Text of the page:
This will be just the second organization for Maples, who has spent his entire career with the Cubs up until now. Drafted by Chicago in 2011, he made his MLB debut in 2017 and has spent the past five years bouncing between Triple-A and the big leagues. His first four seasons weren’t especially encouraging, as he logged 23 1/3 innings from 2017 to 2020 with a 8.49 ERA. That came with an excellent 32.8% strikeout rate but ghastly 21% walk rate.
Last year, there were signs of improvement, as Maples got his ERA down to 2.59 over 31 1/3 innings. Although he still struck out 28.8% of the batters he faced, he also still walked 18% of them. That tiny ERA was likely deflated by a .203 batting average on balls in play, leading the advanced metrics to be dubious of it. All of xERA, FIP, xFIP and SIERA put him between 4.48 and 4.79.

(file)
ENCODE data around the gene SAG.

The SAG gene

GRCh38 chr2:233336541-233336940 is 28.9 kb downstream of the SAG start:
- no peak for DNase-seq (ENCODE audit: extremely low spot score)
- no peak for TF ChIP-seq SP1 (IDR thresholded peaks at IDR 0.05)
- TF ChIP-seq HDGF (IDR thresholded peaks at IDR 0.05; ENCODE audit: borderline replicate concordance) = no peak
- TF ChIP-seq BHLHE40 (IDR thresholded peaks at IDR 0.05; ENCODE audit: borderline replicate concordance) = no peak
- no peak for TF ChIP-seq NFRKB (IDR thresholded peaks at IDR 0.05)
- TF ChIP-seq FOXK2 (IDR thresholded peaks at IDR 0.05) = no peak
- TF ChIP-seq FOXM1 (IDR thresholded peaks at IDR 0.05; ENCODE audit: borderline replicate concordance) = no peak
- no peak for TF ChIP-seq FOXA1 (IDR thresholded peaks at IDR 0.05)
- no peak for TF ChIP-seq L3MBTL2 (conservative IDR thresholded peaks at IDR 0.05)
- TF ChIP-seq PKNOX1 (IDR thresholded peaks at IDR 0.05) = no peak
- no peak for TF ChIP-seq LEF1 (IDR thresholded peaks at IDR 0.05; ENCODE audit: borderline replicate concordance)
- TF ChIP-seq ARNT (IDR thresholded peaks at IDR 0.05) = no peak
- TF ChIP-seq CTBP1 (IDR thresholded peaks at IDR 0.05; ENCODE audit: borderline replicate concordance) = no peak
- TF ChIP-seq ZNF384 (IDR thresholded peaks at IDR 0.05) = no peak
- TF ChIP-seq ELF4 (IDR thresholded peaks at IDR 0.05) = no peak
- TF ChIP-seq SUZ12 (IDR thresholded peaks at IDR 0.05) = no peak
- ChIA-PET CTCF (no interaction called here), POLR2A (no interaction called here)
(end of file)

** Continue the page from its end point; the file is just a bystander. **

Despite appearing in the last five seasons, Maples still has less than a year of service time. The 29-year-old can therefore be kept around for years to come if he should crack the big league roster. However, he is out of minor league options, meaning that he would have to hold onto his roster spot or else be exposed to waivers. The Phillies have been notoriously dealing with relief issues for some time, but have made numerous efforts bolster their bullpen for this year. Corey Knebel and Nick Nelson were added prior to the lockout, with Brad Hand and Jeurys Familia being brought aboard after.